Director: David Fincher (USA). Year of Release: 2002
Manhattan, the expensive part near the park. Meg (Jodie Foster) is dragging her sullen teenage daughter to another house visit. She’s in the process of a divorce settlement and part of the deal is that her rich ex-husband pharmacist will pay for wherever she chooses to live. So, this 4-storey 4,200 square feet monstrosity will do for her. As she’s been shown round she discovers a panic room where she can hide behind 3 feet of steel. I wonder if that will come in useful any time?
Sure enough, on the first night in the new house, there’s a break in. The three intruders are a strange group indeed. Did you think Jared Leto was overacting in The House of Gucci? Well, of course you did – that was a one-in-a-lifetime performance which will never be matched by its sheer awfulness. But as Junior in Panic Room, Leto comes close. Junior is a white man who wears cornrows and seriously overestimates his charisma and leadership qualities.
Nonetheless, he’s the one who’s giving the orders. Doing most of the leg work and thinking is Forest Whitaker as Burnham – a gentle man who’s only doing this because he needs the money for his family. Junior had said that the house will be empty, so Burnham hasn’t even changed out of the work overalls with his name on them. He’s spent over a decade working in security, so knows exactly how to break into a panic room – and when the odds are too much stacked against you.
Third in the party is Raoul – the Third Murderer who was invited by Junior at the last minute, without the knowledge of Burnham who freaks out when he sees that Raoul is carrying a gun. Dwight Yoakam as Raoul offers a noble challenge to Leto in the overacting Olympics, but no-one is going to outdo the Laurence Olivier of terrible acting. Raoul looks scary, and spends the first half of the film in a black ski mask, but compared to Junior he’s almost a sympathetic character.
On one level, the rest of the film is pretty obvious. Meg and daughter Sarah (a precociously good Kristen Stewart) rush into the panic room just in time. When they try to use the direct phone line to the police, they discover that as it’s their first night in the house, Meg hasn’t installed it yet. So they use the intercom that’s in the room first to tell the intruders to take what they want and leave then (under Sarah’s prompting) to get the fuck out of the house.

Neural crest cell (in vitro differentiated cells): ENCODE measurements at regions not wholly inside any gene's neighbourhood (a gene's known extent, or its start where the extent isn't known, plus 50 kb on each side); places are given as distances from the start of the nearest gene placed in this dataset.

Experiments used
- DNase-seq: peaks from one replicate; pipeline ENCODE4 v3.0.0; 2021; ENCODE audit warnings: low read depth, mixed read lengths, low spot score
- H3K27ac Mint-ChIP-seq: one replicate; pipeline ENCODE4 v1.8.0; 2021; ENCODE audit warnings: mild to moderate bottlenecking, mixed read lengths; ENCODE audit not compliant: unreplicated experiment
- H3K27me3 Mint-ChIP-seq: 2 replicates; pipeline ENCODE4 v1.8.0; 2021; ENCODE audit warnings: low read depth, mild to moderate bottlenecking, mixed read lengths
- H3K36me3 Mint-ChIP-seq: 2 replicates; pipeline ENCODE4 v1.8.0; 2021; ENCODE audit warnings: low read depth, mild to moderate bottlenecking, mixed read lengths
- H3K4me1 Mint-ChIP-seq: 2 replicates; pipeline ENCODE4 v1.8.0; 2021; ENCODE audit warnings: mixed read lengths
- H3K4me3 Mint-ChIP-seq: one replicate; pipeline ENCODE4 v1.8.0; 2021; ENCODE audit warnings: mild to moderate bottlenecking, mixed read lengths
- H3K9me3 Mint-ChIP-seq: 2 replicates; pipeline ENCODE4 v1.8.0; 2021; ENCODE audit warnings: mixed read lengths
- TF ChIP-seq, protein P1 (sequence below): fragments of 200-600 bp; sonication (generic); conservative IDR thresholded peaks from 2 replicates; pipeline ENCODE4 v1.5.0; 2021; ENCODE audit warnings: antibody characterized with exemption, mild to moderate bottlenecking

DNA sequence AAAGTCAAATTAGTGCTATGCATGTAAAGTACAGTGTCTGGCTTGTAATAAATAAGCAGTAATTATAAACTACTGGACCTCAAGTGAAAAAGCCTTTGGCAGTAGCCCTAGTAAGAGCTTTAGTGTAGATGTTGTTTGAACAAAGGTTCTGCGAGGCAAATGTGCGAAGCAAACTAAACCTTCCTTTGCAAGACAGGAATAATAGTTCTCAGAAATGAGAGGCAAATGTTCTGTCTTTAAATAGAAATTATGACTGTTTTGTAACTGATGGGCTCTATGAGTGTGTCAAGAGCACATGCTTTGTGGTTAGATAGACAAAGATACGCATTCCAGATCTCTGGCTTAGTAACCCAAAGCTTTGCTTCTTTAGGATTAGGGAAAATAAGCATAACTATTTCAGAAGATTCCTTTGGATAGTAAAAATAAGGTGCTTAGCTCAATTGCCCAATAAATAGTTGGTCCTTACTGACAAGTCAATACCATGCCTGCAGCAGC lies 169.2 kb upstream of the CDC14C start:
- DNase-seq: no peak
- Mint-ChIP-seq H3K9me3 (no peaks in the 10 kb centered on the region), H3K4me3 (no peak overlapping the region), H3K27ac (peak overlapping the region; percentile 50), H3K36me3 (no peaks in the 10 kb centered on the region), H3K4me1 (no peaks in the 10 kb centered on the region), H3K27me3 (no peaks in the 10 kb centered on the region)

But there is one problem. The planned robbery is of a safe that is inside the panic room. Which means that the robbers won’t go until Meg and Sarah leave their sanctuary, but now that Raoul is carelessly letting off bullets, that’s not really an option. Meg has a mobile phone in her bedroom, but it would take a perilous journey to retrieve it. And Sarah has type 1 diabetes, and if her blood sugar gets too high she needs a shot of the insulin that she didn’t bring with her in all the rush.
All this provides the basis for an above average thriller. There’s enough talking points, and a couple of set ups which would allow the film enough time to fill up the allotted 2 hours without us ever getting too bored. But director David Fincher has made Panic Room better than this by injecting a sense of pace that starts in the early scenes and never lets up.
As the camera cuts between a blurry-eyed Meg waking up and trying to make sense of the world and the confusion of the men downstairs finding that the house is not empty as expected, the audience is given the privilege of panicking for the characters who don’t yet understand what is going on. The tension is ratcheted up to the top level without us ever thinking that this is unbelievable. We sort of know that Meg will hide at the last minute but don’t know how.
On top of this, Fincher has learned the number 1 requirement of good cinema – never take yourself too seriously. Two scenes in particular spring to mind. Sarah flashes out an SOS call with her torch and Meg asks her where she learned Morse Code. “Oh, Titanic”, is the answer. Later, Meg and the robbers change places and Meg finds a way of storming the panic room. “Why didn’t we think of that?” ask the robbers, just as the audience is asking itself exactly the same question.
There are weak points, of course there are weak points, and not just to do with Leto’s terrible acting. My main gripe is social rather than artistic. The main lesson from the film is that property must prevail and the rich must be protected at all points. Sure, Burnham is presented as the honest criminal, but even he must suffer and be punished. You may say that this is (unfortunately) what the world is like, and you may well be right, but it left a bitter taste in the mouth.
Ultimately, though, watching the film – which somehow I completely missed the first time round, even on video – really increased my respect for director David Fincher. I am generally agnostic about Fincher’s work – the films of his that I know look good, but are often insubstantial. Panic Room defies this judgement. Real thought has been spent to plan plot and structure. And, with some exceptions, the acting is first rate. Finally, an old film that’s worth remembering.